The Loon Macaques found in Cantomucad, Loon, Bohol is now one of the tourist attractions the Bohol government is heavily promoting. Because it is not usually included in a countryside tour package, the Macaques in Loon are not as popular as the Chocolate Hills, Baclayon Church and Loboc River. Macaques are short-tailed monkeys of rocky regions such as Asia and Africa. In the Philippines, there are many of these monkeys in the wild but some people are capturing them and making them as pets at home.
Written by: Reigh P. Monreal
The Mangrove Monkeys are found in the inner part of Bohol but it is only in Cantomucad where people do not intimidate these macaques as long as they are given food to eat. Cantomucad is one of the barangays of Loon that is referred to as the “ready-to-wear capital” of Bohol. Its RTW, as well as those produced in adjacent Pondol, lorded it over in retail stores in many business centers in the Visayas and Mindanao. Despite the advent of the “ukay-ukay”, the local garments manufacturing has survived through the years.
Meanwhile, a species of crab-eating monkeys inhabiting the barangay’s pristine mangrove forest may as yet trigger the business acumen of the local residents as the primates have become a tourist attraction and their habitat a showcase for environmental conservation. This early, some enterprising residents have produced macaques-inspired t-shirts for their “monkey business”.
Macaques belong to the subfamily Cercopithecinae. Although native to Asia and Nothern Africa, thousands of them are housed in research facilities, zoos, wildlife or amusement parks, and are kept as pets in private homes throughout the world, making them the most widely distributed genus of nonhuman primates.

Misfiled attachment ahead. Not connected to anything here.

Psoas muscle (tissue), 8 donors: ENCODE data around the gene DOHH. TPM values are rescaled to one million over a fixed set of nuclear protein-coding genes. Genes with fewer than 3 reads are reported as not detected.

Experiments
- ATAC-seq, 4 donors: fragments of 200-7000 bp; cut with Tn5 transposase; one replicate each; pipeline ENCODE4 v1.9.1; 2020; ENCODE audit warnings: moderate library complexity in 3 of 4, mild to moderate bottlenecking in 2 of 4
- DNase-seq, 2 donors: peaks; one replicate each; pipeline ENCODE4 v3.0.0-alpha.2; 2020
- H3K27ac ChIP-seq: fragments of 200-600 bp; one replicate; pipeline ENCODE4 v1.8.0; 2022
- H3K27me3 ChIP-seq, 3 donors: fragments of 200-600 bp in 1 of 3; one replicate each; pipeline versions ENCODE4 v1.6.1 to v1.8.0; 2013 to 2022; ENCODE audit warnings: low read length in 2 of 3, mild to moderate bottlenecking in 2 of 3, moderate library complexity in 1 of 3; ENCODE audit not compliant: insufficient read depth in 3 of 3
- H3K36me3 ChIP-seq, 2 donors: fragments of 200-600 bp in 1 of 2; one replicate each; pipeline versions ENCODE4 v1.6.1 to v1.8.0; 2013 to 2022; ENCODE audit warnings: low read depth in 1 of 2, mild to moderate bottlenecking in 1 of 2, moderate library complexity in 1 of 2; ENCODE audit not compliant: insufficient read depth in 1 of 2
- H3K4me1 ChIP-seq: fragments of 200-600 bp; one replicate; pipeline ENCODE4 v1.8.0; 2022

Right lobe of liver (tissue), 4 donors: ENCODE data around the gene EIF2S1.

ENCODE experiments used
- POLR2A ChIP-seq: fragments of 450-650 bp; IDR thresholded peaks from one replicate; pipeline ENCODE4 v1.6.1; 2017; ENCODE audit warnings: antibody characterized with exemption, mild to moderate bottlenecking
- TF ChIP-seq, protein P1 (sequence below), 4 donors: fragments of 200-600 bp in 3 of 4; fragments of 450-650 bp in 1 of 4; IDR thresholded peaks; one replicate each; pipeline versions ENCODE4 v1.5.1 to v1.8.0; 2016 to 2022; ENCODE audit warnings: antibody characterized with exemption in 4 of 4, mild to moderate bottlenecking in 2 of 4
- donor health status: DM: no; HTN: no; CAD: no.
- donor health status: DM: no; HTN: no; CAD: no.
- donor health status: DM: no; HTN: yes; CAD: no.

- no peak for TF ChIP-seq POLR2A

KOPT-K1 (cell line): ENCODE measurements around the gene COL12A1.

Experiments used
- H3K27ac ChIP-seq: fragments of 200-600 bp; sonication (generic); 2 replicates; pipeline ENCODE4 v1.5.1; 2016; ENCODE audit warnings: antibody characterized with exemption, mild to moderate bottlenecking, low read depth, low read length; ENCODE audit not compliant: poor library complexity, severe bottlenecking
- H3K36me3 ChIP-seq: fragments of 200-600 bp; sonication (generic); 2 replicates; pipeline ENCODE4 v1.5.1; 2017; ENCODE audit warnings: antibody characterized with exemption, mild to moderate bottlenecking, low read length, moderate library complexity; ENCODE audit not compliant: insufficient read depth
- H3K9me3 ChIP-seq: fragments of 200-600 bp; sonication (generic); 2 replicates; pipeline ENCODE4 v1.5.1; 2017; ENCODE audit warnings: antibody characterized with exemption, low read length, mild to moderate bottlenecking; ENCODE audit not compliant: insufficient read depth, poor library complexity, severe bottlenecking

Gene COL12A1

Considered as true monkeys, these animals have a very intricate social structure and hierarchy. If a macaque of lower status in the social chain has eaten berries and there are none left for a higher-level macaque, the latter can, within this social organization, remove the berries from the former’s mouth.
Macaques, especially Macaca mulatta and Macaca fascicularis, are commonly used in research, most recently concerning AIDS. Their coloration includes gray, brown or black fur. They tend to be heavily built and medium to large in stature. Males and females may differ in weight, body size and canine (tooth) size. The species found in Cantomucad is Macaca fascicularis philippinensis.
Giving food to the animals is strictly the task of the caretakers and is done at certain times of the day.
When the monkeys are nowhere found, they are most likely engaged in things they normally do, like looking for crabs, clams and mudskippers (“tambasakan”); clinging and sleeping on tree branches; or just playing around with family members.
Loon Macaques also features a well-protected mangrovetum or mangrove garden, the species of which have been identified by the Bohol Environment Management Office. It has a receiving area and a boardwalk and there are no food service facilities available because the monkeys are sensitive to the smell of food.
Because these wild Macaques have a huge habitat, they are not always available or seen in the feeding area. For those who want to experience or see these short-tailed monkeys, you can visit the place from 8:00 AM to 12:00 NN. If you are only interested in watching the mangroves or the habitat of the macaques, you can visit until 5:00 PM.
Lush greeneries of bushes and trees surround the area of the Loon Macaques. The walkway going to the nipa house is made of bamboo and tourist can see a weird animal (I do not know the name) which looks like a combination of a crab and a scorpion – or maybe I should name it “Scorpiocrab”.
The entrance fee is only P40. This payment if for the fruits (papaya, banana, etc) to be fed to the monkeys to entice them to stay at the feeding area and call the other members of tribe through their own sound signals. For about 10-15 minutes, you will be very close with the monkeys but you are not allowed to hold them because they may think you are an enemy and the whole tribe will attack you.
– Do not monkey around or make unnecessary noise.
– Do not throw your garbage anywhere.
– Do not feed the monkeys; our caretakers will do it or you.
– Do not throw anything at the monkeys.
– Do not smoke, eat or drink within the macaques’ habitat.
– Do not cut or bend the branches of trees.
– Do not hunt for any wildlife.
– Do not sneak into the boardwalk from any illegal access.
– Do not stay on the boardwalk for more than 30 minutes.
If you want to know more about the macaques, you can call the numbers below for a detailed information.
Reigh P. Monreal
Municipal Tourism Action Officer
Manager, Loon Macaques